NeedS Of The Corrupt Outweigh Needs Of The Innocent

Irrefutable proof, (collectively assembled by tenacious private investigators, veteran fingerprint experts, crime scene analysts, and a team of forensic data recovery specialists), establish that former Pittsfield Massachusetts police detective James Casey and his colleague, crime scene investigator Mark Trapani, knowingly and willingly committed the following offenses: (1) Violation of department protocol, (2) Misleading police officials, (3) Fabrication and false documentation of evidence, (4) Doctoring police records, (4) Providing false information to the district attorney, (5) Illegal destruction of exculpatory evidence, (5) Perjury during a superior court trial.

All of this transpired during a fallacious 2005 criminal investigation that, through a series of inane circumstances, encompassed me.

At the time, I was a 42-year-old individual — hard working, well respected, civicly recognized, who possessed no criminal history.

I’d fallen victim to a pair of rouge cops . . . Unscrupulous members of law enforcement who felt special, above the law, exempt from the moral and ethical code that governs law enforcement. As a result, I rotted in prison for eight long years, languishing behind bars while Casey and Trapani rose steadily through the ranks. With everything taken from me, I died a little each day as they laughed at the inept legal system that bolstered their careers.

In the years that followed, my family fell under the amusingly misguided perception that justice would be served. They assumed our gathered information, (pages upon pages, amassed during the eight years I sat in a prison cell), would not only guarantee a retrial, it would facilitate a comprehensive investigation of Pittsfield’s corrupt police department. Turns out, my family couldn’t have been more wrong!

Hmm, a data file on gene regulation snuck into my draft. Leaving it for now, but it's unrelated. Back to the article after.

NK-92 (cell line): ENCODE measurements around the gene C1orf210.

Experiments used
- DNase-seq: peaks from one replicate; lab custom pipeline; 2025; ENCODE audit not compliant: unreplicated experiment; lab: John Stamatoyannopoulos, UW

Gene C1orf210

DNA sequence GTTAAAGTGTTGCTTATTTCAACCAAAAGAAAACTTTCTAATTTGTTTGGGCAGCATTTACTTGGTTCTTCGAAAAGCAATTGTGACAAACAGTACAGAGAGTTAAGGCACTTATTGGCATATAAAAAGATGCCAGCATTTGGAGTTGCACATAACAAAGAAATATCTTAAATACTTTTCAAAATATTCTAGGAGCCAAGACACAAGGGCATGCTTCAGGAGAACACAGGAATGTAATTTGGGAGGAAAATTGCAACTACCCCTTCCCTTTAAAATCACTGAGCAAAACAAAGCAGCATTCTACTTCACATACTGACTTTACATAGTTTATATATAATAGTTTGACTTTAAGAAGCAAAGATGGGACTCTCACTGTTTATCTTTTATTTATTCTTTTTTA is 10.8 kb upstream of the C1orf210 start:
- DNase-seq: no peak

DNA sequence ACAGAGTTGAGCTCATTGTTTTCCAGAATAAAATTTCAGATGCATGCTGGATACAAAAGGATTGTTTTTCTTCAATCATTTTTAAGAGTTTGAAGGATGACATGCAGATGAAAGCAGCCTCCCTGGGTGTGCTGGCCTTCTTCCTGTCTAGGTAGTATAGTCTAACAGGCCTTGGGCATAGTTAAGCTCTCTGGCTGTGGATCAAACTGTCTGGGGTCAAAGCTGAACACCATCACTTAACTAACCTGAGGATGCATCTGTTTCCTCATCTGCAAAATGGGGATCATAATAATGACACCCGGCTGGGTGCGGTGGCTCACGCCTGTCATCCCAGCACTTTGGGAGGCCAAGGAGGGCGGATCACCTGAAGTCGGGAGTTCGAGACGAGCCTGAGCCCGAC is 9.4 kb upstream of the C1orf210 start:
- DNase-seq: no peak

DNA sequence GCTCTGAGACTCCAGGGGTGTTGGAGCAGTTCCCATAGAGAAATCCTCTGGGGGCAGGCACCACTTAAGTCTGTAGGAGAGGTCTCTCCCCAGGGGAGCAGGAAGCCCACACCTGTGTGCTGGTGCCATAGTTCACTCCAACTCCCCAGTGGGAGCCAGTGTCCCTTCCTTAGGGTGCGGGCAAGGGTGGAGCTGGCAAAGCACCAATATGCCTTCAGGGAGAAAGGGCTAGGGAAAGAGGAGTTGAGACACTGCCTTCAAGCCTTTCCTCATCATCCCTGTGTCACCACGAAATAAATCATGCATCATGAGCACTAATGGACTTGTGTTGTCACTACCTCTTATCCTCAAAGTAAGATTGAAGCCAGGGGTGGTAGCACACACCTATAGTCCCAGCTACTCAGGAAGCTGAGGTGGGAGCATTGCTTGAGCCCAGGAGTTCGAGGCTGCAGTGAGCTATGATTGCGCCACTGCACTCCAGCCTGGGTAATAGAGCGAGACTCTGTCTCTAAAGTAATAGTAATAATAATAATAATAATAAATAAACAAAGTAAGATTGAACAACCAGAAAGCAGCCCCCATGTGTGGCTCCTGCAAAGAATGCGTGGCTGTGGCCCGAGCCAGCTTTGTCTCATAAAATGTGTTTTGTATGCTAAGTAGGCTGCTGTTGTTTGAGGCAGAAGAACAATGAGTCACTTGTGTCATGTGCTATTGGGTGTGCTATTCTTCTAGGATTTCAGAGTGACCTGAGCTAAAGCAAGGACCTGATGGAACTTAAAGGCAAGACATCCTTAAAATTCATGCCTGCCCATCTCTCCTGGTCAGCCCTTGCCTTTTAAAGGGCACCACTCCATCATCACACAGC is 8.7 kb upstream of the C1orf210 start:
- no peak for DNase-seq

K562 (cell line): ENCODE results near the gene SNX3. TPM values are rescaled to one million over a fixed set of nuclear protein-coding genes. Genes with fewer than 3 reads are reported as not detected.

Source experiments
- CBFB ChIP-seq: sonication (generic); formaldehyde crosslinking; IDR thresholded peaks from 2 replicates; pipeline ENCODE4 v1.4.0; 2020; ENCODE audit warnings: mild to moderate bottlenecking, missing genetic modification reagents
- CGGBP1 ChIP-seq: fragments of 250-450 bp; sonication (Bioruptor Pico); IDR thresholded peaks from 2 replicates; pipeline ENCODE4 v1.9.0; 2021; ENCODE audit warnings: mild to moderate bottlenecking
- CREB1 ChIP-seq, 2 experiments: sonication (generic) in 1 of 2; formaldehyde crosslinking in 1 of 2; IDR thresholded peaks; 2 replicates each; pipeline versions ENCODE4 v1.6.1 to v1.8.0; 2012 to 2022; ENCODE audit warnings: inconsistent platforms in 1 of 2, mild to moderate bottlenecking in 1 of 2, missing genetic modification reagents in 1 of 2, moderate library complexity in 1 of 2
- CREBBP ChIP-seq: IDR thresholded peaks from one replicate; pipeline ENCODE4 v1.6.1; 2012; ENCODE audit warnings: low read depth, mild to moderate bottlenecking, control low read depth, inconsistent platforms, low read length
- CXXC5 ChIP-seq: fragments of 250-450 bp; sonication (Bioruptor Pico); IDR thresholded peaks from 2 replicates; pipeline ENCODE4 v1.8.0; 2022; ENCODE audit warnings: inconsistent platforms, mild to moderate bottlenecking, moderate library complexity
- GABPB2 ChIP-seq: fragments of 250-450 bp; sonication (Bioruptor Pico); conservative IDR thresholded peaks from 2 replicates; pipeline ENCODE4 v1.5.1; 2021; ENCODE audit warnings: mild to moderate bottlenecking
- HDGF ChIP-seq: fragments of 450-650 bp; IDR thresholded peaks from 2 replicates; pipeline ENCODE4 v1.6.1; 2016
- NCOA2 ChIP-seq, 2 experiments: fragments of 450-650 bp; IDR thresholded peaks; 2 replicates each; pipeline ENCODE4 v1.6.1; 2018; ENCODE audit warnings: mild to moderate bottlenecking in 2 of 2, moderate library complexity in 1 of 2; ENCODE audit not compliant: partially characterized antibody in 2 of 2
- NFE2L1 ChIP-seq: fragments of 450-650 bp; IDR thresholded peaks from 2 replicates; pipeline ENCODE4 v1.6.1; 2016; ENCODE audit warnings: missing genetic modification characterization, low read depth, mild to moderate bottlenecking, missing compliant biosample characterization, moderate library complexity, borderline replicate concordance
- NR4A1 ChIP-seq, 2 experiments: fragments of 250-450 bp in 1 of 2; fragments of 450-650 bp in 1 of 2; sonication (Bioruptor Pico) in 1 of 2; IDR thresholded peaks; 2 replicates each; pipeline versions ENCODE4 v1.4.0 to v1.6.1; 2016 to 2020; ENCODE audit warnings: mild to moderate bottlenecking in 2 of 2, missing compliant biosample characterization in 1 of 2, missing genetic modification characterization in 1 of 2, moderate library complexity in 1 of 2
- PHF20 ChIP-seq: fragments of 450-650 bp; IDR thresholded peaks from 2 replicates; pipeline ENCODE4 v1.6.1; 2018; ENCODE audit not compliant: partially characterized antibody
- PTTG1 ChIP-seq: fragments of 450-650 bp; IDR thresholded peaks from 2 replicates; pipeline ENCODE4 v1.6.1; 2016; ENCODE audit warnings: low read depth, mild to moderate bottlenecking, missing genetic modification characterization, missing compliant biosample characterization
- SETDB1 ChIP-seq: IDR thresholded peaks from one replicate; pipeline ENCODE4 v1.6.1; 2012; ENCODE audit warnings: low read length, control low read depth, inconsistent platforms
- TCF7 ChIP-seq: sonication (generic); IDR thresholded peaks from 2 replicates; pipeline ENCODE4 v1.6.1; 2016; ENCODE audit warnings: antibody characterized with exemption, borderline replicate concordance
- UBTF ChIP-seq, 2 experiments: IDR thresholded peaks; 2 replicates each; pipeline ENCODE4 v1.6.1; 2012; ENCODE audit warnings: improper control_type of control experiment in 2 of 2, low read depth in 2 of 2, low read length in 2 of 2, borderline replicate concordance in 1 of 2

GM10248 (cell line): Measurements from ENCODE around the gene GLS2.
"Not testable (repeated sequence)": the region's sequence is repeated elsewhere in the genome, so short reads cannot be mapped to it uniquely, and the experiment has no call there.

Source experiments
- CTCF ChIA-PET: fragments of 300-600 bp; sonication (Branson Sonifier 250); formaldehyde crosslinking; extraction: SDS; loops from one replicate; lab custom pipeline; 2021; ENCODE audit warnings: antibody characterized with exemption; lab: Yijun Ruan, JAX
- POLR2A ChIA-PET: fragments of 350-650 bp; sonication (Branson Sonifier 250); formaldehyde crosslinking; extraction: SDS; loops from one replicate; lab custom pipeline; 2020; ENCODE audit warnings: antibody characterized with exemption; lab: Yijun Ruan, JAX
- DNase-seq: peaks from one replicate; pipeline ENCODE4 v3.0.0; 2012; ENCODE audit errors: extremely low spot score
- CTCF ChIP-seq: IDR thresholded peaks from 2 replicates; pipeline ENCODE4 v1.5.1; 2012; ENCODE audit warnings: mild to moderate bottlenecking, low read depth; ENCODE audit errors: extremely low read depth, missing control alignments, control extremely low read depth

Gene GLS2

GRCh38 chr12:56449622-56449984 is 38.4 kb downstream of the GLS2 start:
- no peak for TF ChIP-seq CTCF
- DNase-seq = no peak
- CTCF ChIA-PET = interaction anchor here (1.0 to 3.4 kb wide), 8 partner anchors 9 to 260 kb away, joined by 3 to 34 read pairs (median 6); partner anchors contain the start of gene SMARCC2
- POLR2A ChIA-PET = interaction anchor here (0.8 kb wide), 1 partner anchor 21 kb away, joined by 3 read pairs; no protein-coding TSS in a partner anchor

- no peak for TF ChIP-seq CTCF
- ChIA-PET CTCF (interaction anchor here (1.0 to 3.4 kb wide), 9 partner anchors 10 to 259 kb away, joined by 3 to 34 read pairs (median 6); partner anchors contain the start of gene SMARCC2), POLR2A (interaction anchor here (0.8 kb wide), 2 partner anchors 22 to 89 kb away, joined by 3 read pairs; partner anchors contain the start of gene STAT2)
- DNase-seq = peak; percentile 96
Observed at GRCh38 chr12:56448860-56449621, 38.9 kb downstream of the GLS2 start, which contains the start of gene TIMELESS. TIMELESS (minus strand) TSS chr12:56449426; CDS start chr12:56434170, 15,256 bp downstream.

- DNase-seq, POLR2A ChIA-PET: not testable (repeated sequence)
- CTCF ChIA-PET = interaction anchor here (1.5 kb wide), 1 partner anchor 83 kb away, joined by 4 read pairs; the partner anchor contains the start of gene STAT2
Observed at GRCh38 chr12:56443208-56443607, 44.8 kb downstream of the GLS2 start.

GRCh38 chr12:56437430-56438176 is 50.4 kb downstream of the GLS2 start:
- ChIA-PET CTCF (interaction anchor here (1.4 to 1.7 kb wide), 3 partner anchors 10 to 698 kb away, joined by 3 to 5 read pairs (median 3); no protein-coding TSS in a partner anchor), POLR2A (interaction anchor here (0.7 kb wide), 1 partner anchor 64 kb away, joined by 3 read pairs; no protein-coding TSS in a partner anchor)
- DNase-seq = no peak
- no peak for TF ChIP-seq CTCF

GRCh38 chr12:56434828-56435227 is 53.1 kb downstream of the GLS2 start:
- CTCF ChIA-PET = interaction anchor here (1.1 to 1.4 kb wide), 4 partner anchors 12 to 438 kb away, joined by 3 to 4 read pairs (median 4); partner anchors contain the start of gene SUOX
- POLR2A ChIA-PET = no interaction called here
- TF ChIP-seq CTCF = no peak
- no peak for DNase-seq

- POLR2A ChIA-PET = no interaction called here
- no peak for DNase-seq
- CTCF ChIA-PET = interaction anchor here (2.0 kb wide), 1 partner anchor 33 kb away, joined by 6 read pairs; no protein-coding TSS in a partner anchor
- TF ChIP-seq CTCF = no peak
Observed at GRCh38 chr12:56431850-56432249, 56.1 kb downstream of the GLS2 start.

You see, Massachusetts has an inane law: The presiding judge in a superior court trial automatically assumes sole responsibility for granting or denying a motion for new trial. My judge is the infamous Daniel Ford, a miscreant who fell under public scrutiny and was aggressively investigated for heinous misconduct perpetrated while working as a prosecutor. Misconduct that ultimately resulted in the death of an innocent man.

https://www.washingtonpost.com/news/the-watch/wp/2014/10/10/why-is-daniel-ford-still-a-massachusetts-judge/?utm_term=.58629f64a9af

As a prominent Boston attorney once told me: “Allowing a judge to revisit his or her own case, for the purpose of identifying improprieties, is cruel at best.”  The law allows depraved judges like Daniel Ford to tuck away newly discovered exculpatory evidence, sweep corrupt police activity under the rug, and forever conceal misconduct that he committed during the initial trial.

Ford knows it would take all of fifteen minutes for me to secure an acquittal during a retrial. Then, at considerable expense to taxpayers, virtually every criminal case involving either James Casey or Mark Trapani would need to be reopened and thoroughly investigated. Lord knows how many individuals have been wrongfully convicted at the hands of Casey and Trapani, all while the highly touted police chief Michael Wynn aided in the coverup. Not that he’s ever illegally covered up anything!

https://digboston.com/broken-records-the-pitts/

So Ford felt he had no choice but to deny my retrial, opting instead to hide the goings on within Pittsfield’s police department. So, I’ll once again offer the following challenge to District Attorney David Capeless: Allow me a retrial with a courtroom full of newspaper reporters. I want reporters from every newspaper possible. If I’m found guilty — remember, I now possess a boatload of irrefutable evidence that didn’t exist during my first sham of a trial — then I’ll serve a second eight-year state prison term. But if I’m found not guilty then I want the entire Pittsfield Police Department comprehensively investigated by an outside entity. I’m talking, every rock turned over to see what odious spirochete crawls out.

What are you afraid of?

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